Along with the character of Rocky Balboa in the Rocky / Creed movies, the character of John Rambo has certainly been a primary staple for actor Sylvester Stallone’s career; crafting a persona of U.S Army veteran, who is traumatized by his experience in the Vietnam War, and uses the skills he gained there to fight corrupt police officers, enemy troops, and drug cartels. However, much like Hugh Jackman with 2017’s Logan, Stallone seems to want to retire the character and one wants “one last ride” for his Rambo character, with 2019 seeing the release of Rambo: Last Blood. While Stallone is still incredibly solid in the role and some of the theatrical presentation nuances work, majority of the film just squanders that opportunity that was potential given for the character’s final stand, including a shallow story, weak characterization, a rushed narrative, unnecessarily excessive gore / violence, and just a simple hollow shell of a movie. Heck, even Rambo creator David Morell dislikes this movie and saying “The film is a mess. Embarrassed to have my name associated with it.” Now that’s same something. In the end, after starting a popular franchise (worthy of the action genre), Rambo: Last Blood fizzles out the greatness of the character; ending on such a sour and unsatisfying note. What could’ve been an R-rated yet soulful farewell to John Rambo ends with an uninspiring and incredibly bland feature…and that’s the really disappointment.
Rating: 1.5 Out of 5
So, what could be worse than a terrible Shark survival movie, a bad remake that’s overstuffed with archaic clichés, another poorly executed Tyler Perry movie, a lackluster X-Men finale, and a horribly bland ending for John Rambo? Well, the answer is quite simple…. It’s Hellboy!
Of course, as many as you know, 2019’s Hellboy was to be a reboot of the iconic comic book character, with director Guillermo Del Toro’s duology Hellboy movies (its 2004 release and its 2008 sequel) the first bringing Mike Mignola’s characters to life. While the movie was more “in-line” with some of the earlier comic book narratives (as well as having some fun with its mythmaking and lore) as a more faithful adaptation, majority of the movie is woefully and terribly presented. What’s wrong with the movie. Well, as I said…. pretty much all of it. Everything from a bland script / story, an inconsistent tone, a muddled plot, too much exposition, rushed narrative pieces, excessive gore / violence, terrible characterizations, a waste of acting talents, and just being downright uninspiringly entertaining to boot. Even actor David Harbour gives a decent performance in the role of the film’s title character, but he’s no Ron Perlman.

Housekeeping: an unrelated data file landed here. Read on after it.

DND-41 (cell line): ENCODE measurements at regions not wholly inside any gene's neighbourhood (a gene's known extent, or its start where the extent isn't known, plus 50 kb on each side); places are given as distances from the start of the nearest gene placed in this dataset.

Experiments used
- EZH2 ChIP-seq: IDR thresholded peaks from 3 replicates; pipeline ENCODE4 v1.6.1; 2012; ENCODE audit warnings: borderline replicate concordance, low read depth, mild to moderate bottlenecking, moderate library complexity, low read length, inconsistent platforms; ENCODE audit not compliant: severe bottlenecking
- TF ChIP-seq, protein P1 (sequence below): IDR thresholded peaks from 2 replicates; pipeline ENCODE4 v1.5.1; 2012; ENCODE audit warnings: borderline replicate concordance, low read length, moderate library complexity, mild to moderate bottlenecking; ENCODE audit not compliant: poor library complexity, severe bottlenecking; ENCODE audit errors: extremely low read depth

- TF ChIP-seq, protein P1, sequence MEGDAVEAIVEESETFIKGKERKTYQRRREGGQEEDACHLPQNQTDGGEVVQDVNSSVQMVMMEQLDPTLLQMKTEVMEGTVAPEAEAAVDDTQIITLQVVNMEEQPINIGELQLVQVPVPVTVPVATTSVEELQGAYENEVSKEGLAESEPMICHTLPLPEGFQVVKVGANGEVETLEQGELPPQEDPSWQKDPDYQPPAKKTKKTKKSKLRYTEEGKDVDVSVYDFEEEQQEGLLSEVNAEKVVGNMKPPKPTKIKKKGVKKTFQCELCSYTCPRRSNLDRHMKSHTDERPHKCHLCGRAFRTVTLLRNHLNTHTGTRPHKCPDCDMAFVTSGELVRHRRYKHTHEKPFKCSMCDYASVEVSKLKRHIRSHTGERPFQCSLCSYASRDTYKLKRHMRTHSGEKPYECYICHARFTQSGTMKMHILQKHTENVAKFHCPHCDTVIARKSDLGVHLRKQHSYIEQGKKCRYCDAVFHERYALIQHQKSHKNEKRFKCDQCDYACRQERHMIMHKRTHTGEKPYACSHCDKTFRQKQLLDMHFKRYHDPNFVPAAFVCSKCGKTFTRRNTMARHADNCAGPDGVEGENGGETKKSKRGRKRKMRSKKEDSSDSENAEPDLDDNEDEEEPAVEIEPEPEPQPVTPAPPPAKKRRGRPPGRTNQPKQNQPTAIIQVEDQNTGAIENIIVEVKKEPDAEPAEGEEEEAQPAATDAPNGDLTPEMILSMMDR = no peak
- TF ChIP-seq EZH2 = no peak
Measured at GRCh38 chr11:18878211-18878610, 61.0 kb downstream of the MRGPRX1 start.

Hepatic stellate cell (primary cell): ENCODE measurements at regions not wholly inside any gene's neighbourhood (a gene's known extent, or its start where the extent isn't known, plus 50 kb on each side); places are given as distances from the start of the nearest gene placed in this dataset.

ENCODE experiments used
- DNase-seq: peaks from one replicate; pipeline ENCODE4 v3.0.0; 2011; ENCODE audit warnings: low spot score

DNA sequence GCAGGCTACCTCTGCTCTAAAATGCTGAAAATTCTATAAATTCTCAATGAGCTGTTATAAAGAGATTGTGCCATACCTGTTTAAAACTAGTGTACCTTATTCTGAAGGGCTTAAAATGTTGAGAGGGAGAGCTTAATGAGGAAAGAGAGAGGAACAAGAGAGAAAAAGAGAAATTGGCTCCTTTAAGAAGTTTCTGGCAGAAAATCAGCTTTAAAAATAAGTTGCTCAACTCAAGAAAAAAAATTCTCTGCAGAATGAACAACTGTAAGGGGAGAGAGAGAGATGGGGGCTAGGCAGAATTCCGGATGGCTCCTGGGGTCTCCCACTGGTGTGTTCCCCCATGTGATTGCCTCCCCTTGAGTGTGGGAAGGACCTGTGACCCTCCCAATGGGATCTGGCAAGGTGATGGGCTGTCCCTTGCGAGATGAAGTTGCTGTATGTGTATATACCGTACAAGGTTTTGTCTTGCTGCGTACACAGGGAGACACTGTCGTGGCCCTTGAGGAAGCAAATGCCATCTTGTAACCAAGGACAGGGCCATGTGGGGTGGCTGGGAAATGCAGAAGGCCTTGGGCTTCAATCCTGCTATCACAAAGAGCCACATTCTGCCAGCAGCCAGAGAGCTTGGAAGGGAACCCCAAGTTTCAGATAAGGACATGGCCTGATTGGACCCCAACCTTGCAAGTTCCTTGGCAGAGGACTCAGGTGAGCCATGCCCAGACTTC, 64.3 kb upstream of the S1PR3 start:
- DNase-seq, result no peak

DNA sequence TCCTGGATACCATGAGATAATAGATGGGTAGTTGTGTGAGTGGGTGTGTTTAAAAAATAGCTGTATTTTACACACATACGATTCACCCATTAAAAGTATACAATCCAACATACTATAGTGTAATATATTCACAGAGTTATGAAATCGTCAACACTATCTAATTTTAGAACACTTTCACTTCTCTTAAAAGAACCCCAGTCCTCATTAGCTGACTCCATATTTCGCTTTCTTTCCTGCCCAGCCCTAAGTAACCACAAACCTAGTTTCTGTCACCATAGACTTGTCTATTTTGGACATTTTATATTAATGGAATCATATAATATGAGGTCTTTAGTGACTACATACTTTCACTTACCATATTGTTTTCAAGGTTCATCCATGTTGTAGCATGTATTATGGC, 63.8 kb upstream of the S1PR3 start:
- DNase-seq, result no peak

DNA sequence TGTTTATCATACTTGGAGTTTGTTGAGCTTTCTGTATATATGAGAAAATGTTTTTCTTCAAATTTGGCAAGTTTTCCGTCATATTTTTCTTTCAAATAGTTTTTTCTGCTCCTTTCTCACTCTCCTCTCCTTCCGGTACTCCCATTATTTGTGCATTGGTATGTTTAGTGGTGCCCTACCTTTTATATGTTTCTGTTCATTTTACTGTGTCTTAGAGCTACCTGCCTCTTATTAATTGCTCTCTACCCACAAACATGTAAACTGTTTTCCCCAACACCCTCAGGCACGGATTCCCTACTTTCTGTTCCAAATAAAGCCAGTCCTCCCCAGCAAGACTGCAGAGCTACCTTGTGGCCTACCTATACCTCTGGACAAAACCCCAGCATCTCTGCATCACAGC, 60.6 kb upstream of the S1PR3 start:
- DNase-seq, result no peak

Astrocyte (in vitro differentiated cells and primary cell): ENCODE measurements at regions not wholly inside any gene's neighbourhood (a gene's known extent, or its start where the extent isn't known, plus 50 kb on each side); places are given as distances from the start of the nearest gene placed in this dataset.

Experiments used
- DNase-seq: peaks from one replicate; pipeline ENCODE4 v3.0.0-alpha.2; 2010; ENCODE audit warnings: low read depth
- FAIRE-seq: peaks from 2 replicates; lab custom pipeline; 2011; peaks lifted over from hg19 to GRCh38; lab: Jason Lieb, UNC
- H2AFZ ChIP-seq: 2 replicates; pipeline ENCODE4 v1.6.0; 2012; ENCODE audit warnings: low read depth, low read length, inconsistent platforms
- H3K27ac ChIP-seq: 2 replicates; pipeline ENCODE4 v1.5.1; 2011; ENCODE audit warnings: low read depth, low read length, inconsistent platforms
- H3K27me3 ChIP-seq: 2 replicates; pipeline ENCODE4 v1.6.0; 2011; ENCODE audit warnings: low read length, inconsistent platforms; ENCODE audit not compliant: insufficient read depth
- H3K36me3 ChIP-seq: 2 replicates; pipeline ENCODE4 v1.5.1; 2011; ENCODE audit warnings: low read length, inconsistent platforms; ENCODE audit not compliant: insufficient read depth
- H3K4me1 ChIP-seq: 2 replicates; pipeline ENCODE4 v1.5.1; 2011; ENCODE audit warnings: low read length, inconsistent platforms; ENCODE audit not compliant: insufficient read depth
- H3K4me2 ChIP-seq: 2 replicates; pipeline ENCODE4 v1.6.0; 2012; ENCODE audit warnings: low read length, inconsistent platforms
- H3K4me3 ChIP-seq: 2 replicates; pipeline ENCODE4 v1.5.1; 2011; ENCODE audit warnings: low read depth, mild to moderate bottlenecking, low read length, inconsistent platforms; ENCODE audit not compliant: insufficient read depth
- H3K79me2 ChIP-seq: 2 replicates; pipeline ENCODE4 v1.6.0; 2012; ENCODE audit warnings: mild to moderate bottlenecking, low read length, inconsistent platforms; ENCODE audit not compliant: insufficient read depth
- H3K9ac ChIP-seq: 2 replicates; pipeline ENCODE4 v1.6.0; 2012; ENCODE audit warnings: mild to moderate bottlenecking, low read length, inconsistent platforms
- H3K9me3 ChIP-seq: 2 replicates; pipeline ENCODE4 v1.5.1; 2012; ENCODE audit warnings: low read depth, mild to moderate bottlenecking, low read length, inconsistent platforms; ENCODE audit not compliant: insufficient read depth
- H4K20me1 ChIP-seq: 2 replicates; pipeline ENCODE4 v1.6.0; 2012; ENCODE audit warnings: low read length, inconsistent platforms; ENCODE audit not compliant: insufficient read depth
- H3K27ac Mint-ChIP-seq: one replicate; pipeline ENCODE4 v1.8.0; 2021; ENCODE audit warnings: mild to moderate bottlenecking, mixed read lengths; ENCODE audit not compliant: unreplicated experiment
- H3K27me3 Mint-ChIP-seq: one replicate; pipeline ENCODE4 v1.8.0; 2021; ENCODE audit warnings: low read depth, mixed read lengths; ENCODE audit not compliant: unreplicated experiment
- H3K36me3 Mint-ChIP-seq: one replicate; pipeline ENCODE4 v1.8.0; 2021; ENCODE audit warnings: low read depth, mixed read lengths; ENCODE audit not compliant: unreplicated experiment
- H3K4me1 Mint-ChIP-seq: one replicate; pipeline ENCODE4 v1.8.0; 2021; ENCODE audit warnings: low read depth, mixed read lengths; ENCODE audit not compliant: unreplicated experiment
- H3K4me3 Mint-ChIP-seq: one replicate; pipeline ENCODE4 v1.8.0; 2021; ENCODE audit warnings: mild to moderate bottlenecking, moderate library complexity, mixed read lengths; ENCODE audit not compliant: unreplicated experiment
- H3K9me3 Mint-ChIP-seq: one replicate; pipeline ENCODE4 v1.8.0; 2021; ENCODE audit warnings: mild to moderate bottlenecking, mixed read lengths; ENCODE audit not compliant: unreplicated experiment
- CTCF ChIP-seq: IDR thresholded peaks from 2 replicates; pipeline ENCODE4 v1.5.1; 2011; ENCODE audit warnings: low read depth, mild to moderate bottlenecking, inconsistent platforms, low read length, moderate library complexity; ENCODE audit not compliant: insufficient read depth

To me, the movie was just a hodgepodge of ideas that really didn’t work; offering up a disappointing motion picture that felt devoid of energy and ultimately lifeless to the touch. Like I said, it definitely makes Del Toro’s two Hellboy movies (whether you liked them or not) feel like masterpieces. Given its poor reception, displeasing appeal to critics / moviegoers, and its weak box office results, it looks like the promised franchise tag for this new reboot / remake of “Big Red” is DOA (dead on arrival). Thus, when everything is said and done, Hellboy is just uber violent, uninterestingly boring, and messy failure that hardly inspires much cinematic entertainment value. All I have left to say is simply….to hell with this movie!
There you have it…my top ten worst movies of 2019. Of course, I did skip some movies in theaters, so there some bad movies of 2019 that I didn’t see (i.e The Goldfinch, Jexi, Countdown, Fanatic, etc.) So, what do you guys think? What was your top ten worst movies of 2019? Check back soon and I’ll be posting my personal top ten best movies of 2019…